Study on radiation and the discovery of X-rays

After the discovery of X-rays and “uranium rays” (radioactivity) in 1895 and 1896 respectively, Intermittent search for new forms of radiation is spreading in laboratories around the world. In 1903, René Blondeau, a professor at the University of Nancy in France, during an experiment in which, among other things, he tried to pass X-rays through a quartz prism, “from the corner of his eye” noticed that the detector was an electric spark that was getting brighter. Since it has been shown that the x-rays are not deflected when passing through a quartz prism, The French physicist thought he had discovered a new class of rays he called “N rays.”In honor of his city.

Between 1903 and 1906 More than 300 research papers have been published N-ray by more than 100 researchers, which confirmed Blondot’s findings. The most fascinating aspect of this phenomenon was the hypothesis that these rays were emitted not only by bodies previously exposed to the sun, but even by the human body. Despite the weak radiation emitted by the human brain, their discovery secured a place in the history of science for Blondot who, now on his way to the Nobel Prize for Physics, was awarded the Leconte Prize by the Academy of Sciences in August 1904. (a) 20,000 francs.

The funny discovery of N-rays, or maybe not

Newspapers at the time wrote that humanity was riding a new wave, perhaps even more mysterious than the discovery of X-rays themselves. However, some researchers remained puzzled. The physicist Heinrich Rubens, summoned by Kaiser Wilhelm II, eager to see these famous N-rays, could not show him anything, although Blond kindly sent him detailed instructions.

During a conference in Cambridge, while discussing with his skeptical colleagues, Robbins suggested sending one of his former students, the American physicist Robert Wood, who was in Europe at the time, to Blondot’s laboratory. In fact, no English, German, or American scientist succeeded in obtaining the same results All documentation in this regard came from French laboratories.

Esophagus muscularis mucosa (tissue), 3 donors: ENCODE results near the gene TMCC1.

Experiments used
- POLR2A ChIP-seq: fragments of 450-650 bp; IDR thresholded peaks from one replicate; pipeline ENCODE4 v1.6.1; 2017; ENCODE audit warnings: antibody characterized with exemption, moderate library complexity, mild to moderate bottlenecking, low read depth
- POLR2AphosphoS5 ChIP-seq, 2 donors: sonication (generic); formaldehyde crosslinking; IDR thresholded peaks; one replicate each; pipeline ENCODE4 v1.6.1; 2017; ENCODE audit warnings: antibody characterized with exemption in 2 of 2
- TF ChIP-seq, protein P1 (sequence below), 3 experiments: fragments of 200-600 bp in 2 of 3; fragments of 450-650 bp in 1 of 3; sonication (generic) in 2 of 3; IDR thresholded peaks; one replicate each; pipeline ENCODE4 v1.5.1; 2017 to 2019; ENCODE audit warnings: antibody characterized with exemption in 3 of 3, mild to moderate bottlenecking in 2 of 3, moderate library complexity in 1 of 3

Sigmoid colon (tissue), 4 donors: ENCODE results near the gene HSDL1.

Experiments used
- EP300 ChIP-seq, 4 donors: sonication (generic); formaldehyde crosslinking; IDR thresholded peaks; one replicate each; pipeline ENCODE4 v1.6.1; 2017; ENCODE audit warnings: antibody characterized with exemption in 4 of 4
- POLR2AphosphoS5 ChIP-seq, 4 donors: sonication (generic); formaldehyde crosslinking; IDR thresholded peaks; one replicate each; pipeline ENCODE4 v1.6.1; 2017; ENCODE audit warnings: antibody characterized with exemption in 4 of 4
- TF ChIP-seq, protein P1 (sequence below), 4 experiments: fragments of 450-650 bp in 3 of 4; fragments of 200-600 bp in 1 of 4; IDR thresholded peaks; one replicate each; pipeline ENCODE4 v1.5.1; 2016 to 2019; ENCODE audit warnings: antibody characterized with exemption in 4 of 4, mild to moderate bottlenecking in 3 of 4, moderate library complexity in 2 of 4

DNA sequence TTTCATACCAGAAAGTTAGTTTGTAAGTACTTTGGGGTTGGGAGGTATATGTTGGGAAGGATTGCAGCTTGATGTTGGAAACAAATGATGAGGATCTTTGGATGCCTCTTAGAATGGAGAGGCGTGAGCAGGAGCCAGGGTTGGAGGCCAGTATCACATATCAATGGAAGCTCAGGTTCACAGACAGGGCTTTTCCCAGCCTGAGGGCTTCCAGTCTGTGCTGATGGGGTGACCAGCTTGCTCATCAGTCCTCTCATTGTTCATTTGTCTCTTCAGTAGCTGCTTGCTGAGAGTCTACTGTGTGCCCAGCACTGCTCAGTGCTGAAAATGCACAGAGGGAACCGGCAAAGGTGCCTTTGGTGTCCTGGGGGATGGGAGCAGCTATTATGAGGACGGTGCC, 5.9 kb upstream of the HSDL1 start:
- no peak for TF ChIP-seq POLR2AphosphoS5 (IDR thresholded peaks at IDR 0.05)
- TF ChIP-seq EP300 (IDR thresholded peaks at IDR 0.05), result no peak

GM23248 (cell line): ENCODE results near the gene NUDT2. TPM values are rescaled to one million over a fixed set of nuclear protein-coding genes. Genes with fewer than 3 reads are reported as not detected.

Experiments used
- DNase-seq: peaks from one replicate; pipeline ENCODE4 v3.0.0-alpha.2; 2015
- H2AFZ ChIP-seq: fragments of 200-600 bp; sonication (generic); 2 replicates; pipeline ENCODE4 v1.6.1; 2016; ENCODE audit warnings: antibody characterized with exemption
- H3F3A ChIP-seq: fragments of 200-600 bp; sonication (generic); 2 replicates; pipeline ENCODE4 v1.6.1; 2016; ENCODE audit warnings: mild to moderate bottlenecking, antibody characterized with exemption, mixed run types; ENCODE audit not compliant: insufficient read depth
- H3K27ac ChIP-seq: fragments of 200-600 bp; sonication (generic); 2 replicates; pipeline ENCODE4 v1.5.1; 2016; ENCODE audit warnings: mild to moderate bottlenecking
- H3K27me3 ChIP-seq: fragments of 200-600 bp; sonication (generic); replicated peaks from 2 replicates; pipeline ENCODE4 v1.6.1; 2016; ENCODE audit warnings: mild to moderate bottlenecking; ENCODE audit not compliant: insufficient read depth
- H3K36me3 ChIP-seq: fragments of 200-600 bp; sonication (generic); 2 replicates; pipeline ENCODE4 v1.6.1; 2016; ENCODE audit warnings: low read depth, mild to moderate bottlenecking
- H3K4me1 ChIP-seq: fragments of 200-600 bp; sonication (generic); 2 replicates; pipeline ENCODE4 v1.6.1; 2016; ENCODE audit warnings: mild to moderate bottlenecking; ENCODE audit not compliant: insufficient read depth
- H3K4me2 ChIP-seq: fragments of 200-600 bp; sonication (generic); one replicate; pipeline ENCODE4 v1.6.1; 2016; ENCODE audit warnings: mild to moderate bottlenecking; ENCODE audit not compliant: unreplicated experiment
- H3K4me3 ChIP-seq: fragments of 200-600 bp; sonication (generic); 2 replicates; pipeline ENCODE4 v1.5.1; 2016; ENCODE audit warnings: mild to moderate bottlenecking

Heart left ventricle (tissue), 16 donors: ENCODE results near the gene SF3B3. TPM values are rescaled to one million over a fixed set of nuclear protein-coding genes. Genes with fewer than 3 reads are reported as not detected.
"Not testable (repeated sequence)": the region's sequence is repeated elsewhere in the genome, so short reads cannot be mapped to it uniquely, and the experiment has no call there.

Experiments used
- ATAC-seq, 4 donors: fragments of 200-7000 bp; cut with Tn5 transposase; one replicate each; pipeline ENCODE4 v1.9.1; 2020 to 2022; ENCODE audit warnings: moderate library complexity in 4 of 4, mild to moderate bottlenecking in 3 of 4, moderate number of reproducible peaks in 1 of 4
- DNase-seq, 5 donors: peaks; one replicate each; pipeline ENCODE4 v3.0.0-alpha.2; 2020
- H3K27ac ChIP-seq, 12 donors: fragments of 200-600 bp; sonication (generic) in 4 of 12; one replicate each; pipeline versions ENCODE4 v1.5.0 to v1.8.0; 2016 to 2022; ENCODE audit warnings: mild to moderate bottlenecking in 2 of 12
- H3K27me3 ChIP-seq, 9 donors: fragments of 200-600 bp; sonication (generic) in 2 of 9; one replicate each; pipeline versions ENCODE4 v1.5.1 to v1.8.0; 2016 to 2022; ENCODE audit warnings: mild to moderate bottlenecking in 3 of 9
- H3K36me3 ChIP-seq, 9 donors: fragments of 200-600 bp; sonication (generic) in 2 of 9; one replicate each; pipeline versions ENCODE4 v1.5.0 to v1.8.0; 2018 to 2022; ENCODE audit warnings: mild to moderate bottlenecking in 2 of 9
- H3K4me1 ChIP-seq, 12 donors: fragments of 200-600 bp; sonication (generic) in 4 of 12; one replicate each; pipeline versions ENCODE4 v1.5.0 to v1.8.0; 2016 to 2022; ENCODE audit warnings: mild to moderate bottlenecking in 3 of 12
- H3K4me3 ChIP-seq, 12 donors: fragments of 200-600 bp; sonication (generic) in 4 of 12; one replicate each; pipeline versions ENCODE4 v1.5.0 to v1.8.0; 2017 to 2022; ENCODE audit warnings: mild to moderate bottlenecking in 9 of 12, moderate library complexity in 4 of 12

On September 21, 1904, Wood appeared in Nancy’s laboratory, greeted by French scientists with proof of the existence of mysterious N-rays, capable of penetrating anything but wood (“wood” in English means “wood”, a unique coincidence!). Wood then sat in Blondut’s lab, and the assistant turned off the lights and asked him to look through the machine’s lens. Wood saw nothing.

Noting that the only evidence for the existence of N-rays was in the so-called variations of the irregular flicker of an electric spark, Without seeing it, Wood surreptitiously removed the aluminum prism from the spectrometer. Despite removing a staple from the experimental device, Blondot continued the experiment without worry, as if nothing had happened.. Before the lights went on, Wood returned the piece. Suspicious of the American physicist’s maneuvers, Blondot’s assistant intervened, saying that nothing could be seen, even though the post was back in place.

A few days after the visit, Wood published a short letter in Nature in which he spoke of his visit, claiming that he was “unable to report a single observation that seemed to indicate the presence of rays” andExpressing “the firm belief that those who obtained positive results have somehow deceived themselves”. in a simple and elegant way, Wood proved that N-rays only existed in Blundot’s over-optimistic imagination.

From the point of view of the error, it is difficult to understand the fatal error that Blondot made, on that day in 1903, when he interpreted the optical effect as a signal of a new form of radiation. Instead, the hundreds of articles published up to 1906 are astonishinggreat scholars such as Poincaré who went on to defend Blondeau, encouraging him to continue his research.

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